It’s been nearly a year since the media targeted and smeared a group of teenage boys from a Catholic high school for daring to don “MAGA” hats while a Native American activist beat a drum in one student's face and other angry radical protesters screamed at them. Nick Sandmann, the teen at the center of that media-driven controversy, rightfully hired a legal team and has taken the media to task over the past year for portraying him and his peers as racist aggressors in that encounter. Thursday, Nick Sandmann’s attorney revealed an encouraging development in their case against NBC News.
According to The Washington Times, Kentucky Federal Judge William O. Bertelsman, is allowing Sandmann’s team to proceed in the discovery phase, of obtaining evidence from the network for their case against NBC:
“William O. Bertelsman dismissed parts of the lawsuit while allowing discovery on allegations that the network’s coverage defamed the teen by reporting that he ‘blocked’ Native American elder Nathan Phillips in a Jan. 18 encounter at the Lincoln Memorial.”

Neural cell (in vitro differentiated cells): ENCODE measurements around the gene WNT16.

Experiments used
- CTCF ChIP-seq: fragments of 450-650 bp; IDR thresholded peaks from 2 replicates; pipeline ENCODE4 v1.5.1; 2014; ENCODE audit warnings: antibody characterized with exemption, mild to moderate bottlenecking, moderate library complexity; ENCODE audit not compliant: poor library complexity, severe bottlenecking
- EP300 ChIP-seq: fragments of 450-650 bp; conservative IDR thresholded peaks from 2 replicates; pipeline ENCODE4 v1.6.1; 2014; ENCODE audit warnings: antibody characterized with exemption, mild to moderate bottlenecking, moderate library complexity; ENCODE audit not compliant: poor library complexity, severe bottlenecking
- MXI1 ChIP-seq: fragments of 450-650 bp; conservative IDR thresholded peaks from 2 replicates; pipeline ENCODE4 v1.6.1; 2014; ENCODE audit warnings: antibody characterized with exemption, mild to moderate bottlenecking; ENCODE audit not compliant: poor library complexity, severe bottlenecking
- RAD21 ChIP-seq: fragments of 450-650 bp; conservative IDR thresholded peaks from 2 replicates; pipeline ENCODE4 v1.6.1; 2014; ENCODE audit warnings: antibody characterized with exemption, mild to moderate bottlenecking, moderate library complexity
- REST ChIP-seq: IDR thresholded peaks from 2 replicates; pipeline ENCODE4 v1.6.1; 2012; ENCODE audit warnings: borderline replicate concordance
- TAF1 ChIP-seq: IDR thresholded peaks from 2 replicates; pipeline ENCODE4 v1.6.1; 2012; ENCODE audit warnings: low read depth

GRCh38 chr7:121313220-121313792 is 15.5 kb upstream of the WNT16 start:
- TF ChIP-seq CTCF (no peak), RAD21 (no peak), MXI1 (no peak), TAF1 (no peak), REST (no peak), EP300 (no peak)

“[T]he court finds that the statements that plaintiff ‘blocked’ Phillips or did not allow him to retreat, if false, meet the test of being libelous per se under the definition quoted above,” said Judge Bertelsman in his order.
NBC News’s Savannah Guthrie, as you may remember, treated Sandmann like a criminal in a Today show interview, shortly after the incident. A few months later, the network attacked the 16-year-old again by portraying him as a racist bigot on an episode of Law and Order.
Lin Wood, Sandmann’s attorney confirmed the “huge win” on Twitter:
As predicted, today Judge Bertelsman entered an order allowing the Nicholas Sandmann case against NBCUniversal to proceed to discovery just as he had earlier ruled with respect to WaPo & CNN cases. Huge, huge win!— Lin Wood (@LLinWood) November 21, 2019
Certainly this has been an uphill battle for Sandmann’s team but this is a promising development.
This same judge had previously ruled against Sandmann’s case in July against the Washington Post, but reversed part of his own ruling in October, after Sandmann’s legal team argued the paper had “negligently and incorrectly reported” on the January encounter on the steps of the Lincoln Memorial with a Native American activist.